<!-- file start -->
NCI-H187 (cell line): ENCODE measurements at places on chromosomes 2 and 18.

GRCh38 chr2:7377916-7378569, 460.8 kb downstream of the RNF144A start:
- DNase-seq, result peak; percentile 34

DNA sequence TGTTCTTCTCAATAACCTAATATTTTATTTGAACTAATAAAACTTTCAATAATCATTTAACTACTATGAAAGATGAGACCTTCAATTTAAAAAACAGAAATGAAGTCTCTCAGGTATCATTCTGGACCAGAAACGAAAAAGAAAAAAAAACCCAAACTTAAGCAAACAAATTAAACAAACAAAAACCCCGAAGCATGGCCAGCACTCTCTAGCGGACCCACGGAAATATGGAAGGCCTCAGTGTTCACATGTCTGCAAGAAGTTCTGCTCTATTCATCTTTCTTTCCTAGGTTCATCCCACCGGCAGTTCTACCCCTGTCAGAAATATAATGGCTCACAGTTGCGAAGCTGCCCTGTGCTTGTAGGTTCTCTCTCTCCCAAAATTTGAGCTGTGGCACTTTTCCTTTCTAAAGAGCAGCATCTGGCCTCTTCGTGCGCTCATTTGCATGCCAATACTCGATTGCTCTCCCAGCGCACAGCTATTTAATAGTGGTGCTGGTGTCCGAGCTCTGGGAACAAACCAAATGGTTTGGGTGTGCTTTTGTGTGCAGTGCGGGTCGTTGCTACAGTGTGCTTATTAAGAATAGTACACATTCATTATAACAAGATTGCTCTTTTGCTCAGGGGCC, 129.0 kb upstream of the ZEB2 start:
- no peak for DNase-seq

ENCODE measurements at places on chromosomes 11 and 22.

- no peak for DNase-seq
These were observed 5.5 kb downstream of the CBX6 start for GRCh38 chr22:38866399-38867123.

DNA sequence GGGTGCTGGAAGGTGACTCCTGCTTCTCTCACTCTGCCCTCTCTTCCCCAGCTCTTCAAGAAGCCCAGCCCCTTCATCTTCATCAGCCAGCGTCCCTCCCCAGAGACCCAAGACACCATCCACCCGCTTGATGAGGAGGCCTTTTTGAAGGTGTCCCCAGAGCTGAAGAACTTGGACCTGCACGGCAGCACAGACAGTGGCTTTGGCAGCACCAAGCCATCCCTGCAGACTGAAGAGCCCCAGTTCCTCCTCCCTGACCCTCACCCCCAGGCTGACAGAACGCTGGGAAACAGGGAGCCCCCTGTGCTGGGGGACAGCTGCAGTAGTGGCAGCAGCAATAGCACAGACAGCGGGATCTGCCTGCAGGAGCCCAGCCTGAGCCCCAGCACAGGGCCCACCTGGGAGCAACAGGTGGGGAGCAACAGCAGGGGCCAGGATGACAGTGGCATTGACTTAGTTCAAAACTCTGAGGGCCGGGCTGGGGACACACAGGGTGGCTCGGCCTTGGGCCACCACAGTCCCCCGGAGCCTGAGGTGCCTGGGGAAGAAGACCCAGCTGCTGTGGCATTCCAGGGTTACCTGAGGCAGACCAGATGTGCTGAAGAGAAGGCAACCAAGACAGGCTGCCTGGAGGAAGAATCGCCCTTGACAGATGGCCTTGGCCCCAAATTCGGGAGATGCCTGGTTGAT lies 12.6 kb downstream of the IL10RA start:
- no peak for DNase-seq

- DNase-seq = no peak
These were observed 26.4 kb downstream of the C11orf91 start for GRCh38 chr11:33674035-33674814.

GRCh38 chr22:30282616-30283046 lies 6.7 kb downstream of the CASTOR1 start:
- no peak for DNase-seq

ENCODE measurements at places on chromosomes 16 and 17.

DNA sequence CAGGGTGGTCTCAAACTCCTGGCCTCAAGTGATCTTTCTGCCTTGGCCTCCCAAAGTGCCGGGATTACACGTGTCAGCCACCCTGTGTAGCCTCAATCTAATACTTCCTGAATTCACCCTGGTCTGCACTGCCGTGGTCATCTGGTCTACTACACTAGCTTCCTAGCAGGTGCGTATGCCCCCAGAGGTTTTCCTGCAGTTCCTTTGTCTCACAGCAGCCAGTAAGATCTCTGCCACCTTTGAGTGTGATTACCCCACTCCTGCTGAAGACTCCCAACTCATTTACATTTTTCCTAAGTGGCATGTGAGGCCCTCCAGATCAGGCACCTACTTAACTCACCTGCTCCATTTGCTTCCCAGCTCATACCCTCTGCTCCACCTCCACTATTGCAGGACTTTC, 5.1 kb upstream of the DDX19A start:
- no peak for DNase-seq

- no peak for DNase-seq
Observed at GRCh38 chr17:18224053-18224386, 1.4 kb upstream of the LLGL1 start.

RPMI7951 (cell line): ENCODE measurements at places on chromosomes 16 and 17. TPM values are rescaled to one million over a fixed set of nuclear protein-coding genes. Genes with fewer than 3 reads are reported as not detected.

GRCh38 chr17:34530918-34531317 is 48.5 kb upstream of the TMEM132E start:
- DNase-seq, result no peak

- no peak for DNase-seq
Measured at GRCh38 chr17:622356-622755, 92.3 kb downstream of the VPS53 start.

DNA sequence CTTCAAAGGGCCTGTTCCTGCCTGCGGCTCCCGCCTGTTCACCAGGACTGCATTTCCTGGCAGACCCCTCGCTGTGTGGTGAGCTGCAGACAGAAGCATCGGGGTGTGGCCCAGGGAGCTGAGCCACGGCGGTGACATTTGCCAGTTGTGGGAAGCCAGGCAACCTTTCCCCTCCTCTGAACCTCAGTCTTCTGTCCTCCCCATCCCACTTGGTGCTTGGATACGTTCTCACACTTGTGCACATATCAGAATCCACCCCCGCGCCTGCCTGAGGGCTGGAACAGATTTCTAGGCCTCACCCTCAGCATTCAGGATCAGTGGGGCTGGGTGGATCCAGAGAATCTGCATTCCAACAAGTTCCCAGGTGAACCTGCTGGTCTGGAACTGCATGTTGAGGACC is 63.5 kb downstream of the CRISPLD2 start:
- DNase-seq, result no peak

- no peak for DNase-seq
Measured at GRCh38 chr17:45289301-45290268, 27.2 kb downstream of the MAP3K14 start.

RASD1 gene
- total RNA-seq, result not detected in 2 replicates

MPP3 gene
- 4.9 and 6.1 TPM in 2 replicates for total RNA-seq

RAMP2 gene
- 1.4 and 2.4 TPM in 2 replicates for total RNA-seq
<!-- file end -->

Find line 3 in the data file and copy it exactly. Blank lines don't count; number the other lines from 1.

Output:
- DNase-seq, result peak; percentile 34